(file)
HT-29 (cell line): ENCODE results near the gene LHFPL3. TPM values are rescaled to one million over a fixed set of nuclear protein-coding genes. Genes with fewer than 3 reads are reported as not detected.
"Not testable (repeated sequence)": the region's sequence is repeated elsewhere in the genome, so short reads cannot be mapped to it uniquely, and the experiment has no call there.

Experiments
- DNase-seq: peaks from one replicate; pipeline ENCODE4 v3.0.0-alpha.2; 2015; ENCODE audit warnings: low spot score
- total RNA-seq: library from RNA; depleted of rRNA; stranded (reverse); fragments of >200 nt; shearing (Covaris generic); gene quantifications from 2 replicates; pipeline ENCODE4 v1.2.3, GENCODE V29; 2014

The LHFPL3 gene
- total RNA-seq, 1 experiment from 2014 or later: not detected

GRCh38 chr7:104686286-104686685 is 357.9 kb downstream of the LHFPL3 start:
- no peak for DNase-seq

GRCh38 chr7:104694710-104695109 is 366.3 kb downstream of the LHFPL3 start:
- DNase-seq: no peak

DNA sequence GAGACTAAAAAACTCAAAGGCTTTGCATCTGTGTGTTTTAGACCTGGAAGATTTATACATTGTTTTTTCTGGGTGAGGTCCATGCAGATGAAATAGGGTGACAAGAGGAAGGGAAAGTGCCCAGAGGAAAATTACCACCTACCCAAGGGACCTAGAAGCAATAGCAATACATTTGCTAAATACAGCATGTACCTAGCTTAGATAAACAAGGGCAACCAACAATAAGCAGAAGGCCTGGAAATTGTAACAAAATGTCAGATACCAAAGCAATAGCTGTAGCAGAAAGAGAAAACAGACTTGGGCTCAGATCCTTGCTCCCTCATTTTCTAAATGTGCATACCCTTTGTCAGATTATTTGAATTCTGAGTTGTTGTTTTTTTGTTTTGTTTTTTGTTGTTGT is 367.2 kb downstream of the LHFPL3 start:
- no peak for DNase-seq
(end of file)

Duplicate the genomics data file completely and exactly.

HT-29 (cell line): ENCODE results near the gene LHFPL3. TPM values are rescaled to one million over a fixed set of nuclear protein-coding genes. Genes with fewer than 3 reads are reported as not detected.
"Not testable (repeated sequence)": the region's sequence is repeated elsewhere in the genome, so short reads cannot be mapped to it uniquely, and the experiment has no call there.

Experiments
- DNase-seq: peaks from one replicate; pipeline ENCODE4 v3.0.0-alpha.2; 2015; ENCODE audit warnings: low spot score
- total RNA-seq: library from RNA; depleted of rRNA; stranded (reverse); fragments of >200 nt; shearing (Covaris generic); gene quantifications from 2 replicates; pipeline ENCODE4 v1.2.3, GENCODE V29; 2014

The LHFPL3 gene
- total RNA-seq, 1 experiment from 2014 or later: not detected

GRCh38 chr7:104686286-104686685 is 357.9 kb downstream of the LHFPL3 start:
- no peak for DNase-seq

GRCh38 chr7:104694710-104695109 is 366.3 kb downstream of the LHFPL3 start:
- DNase-seq: no peak

DNA sequence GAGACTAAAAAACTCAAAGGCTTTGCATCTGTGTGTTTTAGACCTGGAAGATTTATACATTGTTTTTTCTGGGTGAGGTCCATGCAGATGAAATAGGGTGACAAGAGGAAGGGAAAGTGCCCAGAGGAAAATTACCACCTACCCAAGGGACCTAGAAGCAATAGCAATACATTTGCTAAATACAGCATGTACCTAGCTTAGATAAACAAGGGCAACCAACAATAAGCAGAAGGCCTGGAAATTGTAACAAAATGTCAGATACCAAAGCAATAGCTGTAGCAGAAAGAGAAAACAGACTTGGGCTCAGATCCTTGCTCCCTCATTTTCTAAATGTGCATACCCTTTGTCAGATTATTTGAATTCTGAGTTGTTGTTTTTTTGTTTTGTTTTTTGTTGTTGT is 367.2 kb downstream of the LHFPL3 start:
- no peak for DNase-seq